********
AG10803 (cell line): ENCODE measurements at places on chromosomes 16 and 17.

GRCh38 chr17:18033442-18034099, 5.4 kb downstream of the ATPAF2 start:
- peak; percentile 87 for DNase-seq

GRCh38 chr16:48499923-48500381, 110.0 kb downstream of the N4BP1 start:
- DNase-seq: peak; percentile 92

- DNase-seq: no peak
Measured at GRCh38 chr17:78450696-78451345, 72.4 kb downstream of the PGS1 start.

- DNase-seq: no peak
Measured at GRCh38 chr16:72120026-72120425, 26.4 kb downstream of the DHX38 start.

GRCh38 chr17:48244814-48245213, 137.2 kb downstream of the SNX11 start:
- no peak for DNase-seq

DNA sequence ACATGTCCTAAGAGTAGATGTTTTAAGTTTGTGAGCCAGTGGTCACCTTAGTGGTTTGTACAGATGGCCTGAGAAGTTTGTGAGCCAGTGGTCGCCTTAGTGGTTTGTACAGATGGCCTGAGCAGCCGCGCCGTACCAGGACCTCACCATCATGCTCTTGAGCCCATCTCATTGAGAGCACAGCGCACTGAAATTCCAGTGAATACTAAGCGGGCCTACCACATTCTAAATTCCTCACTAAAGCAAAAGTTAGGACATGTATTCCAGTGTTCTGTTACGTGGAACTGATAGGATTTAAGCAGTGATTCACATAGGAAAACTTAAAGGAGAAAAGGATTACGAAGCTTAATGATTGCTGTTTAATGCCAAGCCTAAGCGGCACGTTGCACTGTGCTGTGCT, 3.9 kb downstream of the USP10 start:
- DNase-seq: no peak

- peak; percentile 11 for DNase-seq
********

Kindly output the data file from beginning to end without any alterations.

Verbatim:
AG10803 (cell line): ENCODE measurements at places on chromosomes 16 and 17.

GRCh38 chr17:18033442-18034099, 5.4 kb downstream of the ATPAF2 start:
- peak; percentile 87 for DNase-seq

GRCh38 chr16:48499923-48500381, 110.0 kb downstream of the N4BP1 start:
- DNase-seq: peak; percentile 92

- DNase-seq: no peak
Measured at GRCh38 chr17:78450696-78451345, 72.4 kb downstream of the PGS1 start.

- DNase-seq: no peak
Measured at GRCh38 chr16:72120026-72120425, 26.4 kb downstream of the DHX38 start.

GRCh38 chr17:48244814-48245213, 137.2 kb downstream of the SNX11 start:
- no peak for DNase-seq

DNA sequence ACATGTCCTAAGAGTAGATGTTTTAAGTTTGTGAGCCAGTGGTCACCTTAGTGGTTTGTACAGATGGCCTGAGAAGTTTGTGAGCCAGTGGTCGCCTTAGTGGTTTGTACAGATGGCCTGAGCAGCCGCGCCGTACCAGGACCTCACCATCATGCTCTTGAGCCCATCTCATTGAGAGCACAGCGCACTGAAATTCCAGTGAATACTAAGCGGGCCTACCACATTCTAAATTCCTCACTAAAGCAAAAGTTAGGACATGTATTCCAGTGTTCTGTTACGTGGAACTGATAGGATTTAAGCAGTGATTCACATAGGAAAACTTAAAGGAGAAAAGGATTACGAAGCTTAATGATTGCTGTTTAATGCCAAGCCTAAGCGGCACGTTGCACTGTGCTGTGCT, 3.9 kb downstream of the USP10 start:
- DNase-seq: no peak

- peak; percentile 11 for DNase-seq